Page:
When I was raising 3 children, I recall looking at some parents and seeing a mismatch between parents’ personalities and that of their children. These mismatches created conflict and stress for everyone involved. The same dynamic can happen in dementia caregiving. For example, the person living with dementia may be high-energy and very extroverted. He or she wants to be in the middle of any and all activities. The care partner, on the other hand, is more introverted and reserved. He or she hates large crowds and busy social events. The care partner may be utterly exhausted trying to take the person living with dementia to these events. Not only are the events draining; the added responsibility of making sure that the person living with dementia is not getting lost or is behaving “appropriately” places even more strain on the care partner. The result is a constant tension between both persons’ preferences. In this case, placement in a busy assisted living community may be the best option for all involved.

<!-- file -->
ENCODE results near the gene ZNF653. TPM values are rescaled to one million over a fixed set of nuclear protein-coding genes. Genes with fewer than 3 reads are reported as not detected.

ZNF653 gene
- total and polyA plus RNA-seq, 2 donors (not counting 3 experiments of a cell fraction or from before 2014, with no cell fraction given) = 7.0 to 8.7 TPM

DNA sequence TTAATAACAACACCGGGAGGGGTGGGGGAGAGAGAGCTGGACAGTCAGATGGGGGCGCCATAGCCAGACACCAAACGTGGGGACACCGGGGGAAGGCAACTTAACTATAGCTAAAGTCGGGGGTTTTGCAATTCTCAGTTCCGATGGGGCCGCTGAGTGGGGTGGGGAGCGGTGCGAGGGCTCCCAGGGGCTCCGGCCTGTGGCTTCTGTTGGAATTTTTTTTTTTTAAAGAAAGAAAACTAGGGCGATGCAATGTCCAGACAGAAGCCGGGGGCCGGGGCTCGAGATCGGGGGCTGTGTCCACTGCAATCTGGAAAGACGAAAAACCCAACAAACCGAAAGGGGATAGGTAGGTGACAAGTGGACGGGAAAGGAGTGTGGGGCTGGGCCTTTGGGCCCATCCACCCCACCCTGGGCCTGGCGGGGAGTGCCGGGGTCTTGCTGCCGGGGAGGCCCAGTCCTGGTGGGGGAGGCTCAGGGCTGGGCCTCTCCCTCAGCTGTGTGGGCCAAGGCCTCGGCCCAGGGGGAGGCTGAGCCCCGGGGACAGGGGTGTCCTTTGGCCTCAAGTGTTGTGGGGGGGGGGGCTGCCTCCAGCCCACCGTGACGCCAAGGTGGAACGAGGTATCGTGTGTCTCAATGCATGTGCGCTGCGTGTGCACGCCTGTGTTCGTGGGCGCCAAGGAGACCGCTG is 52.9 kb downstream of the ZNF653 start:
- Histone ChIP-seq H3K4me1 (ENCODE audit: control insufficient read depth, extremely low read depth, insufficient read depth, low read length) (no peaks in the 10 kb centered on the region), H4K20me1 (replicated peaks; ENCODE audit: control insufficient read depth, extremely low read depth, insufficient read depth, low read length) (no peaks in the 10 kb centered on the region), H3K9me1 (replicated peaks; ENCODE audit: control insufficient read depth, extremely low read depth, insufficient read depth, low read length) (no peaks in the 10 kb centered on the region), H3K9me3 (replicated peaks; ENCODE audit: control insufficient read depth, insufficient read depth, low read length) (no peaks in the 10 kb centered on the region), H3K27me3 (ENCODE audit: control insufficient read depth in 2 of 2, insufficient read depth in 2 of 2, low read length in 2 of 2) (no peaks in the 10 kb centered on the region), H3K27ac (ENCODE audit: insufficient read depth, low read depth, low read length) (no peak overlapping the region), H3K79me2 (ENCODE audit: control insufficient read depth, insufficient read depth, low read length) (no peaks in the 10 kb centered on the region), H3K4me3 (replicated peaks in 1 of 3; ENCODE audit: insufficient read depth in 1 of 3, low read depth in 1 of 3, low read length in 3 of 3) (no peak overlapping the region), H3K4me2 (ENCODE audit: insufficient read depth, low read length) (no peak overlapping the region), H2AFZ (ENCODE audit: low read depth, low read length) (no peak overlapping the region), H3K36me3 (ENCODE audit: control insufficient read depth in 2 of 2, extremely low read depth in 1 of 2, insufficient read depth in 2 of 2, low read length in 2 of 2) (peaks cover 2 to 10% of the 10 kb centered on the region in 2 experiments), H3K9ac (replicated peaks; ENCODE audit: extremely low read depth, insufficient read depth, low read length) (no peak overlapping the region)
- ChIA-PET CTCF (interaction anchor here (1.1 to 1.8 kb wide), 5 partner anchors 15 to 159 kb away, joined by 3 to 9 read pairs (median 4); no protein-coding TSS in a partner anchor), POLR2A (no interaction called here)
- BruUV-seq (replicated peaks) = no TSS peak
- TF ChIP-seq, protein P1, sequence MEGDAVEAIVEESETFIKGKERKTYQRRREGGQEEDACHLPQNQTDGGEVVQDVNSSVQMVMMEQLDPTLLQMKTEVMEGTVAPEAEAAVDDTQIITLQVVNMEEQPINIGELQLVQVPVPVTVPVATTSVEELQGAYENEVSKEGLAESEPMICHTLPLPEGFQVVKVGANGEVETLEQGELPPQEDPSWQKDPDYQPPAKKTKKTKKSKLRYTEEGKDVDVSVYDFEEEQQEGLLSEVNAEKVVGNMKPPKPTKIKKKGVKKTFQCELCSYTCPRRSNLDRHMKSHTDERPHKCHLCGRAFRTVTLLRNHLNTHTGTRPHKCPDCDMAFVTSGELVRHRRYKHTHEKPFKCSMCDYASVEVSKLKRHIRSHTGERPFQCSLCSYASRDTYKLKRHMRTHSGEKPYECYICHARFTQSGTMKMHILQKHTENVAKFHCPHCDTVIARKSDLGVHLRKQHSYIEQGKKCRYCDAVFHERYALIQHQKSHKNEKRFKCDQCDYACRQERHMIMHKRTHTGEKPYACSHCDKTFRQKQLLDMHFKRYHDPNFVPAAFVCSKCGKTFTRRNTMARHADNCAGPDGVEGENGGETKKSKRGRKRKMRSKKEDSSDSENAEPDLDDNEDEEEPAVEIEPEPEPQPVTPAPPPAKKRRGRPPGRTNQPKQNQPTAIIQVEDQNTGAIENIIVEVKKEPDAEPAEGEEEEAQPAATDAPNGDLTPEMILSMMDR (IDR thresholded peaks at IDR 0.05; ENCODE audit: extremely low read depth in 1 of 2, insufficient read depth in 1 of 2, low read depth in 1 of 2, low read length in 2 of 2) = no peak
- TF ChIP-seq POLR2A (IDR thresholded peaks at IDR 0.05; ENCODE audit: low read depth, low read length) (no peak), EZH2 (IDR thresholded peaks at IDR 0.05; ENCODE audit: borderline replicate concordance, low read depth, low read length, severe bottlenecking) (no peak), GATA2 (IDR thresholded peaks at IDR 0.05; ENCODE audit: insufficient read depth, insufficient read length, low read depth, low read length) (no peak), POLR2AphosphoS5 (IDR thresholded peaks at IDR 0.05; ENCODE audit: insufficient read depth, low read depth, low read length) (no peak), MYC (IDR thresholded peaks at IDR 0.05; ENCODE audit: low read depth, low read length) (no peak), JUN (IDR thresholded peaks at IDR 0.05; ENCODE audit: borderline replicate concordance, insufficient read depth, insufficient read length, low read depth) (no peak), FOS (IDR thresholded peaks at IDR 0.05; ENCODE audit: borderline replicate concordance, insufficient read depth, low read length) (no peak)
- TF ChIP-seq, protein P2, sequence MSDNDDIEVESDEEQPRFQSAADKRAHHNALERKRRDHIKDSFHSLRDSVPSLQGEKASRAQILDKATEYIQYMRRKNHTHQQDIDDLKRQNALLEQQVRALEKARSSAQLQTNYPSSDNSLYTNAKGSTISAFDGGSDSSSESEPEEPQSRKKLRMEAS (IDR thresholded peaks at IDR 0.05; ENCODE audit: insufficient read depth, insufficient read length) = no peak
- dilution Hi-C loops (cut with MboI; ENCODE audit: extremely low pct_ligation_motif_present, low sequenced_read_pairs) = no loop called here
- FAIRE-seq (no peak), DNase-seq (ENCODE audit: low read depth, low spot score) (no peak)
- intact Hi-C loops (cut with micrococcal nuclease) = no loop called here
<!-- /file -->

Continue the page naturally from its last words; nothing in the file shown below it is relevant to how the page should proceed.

There is a myth around dementia caregiving. The myth is that love is enough to figure out the challenges around caregiving. Wrong. Think about this: everyone can sing, but not everyone is a singer. Everyone can care, but not everyone is a caregiver. Caregiving is a skill that can be learned. This is one of the reasons I give live boot camp sessions and provide webinars. I also recognize that even with education and training, some people living with dementia provide more challenges than others.
Placement may be the kindest and safest option for all involved.
Facilities cost money. Period. Financial resources do affect placement decisions.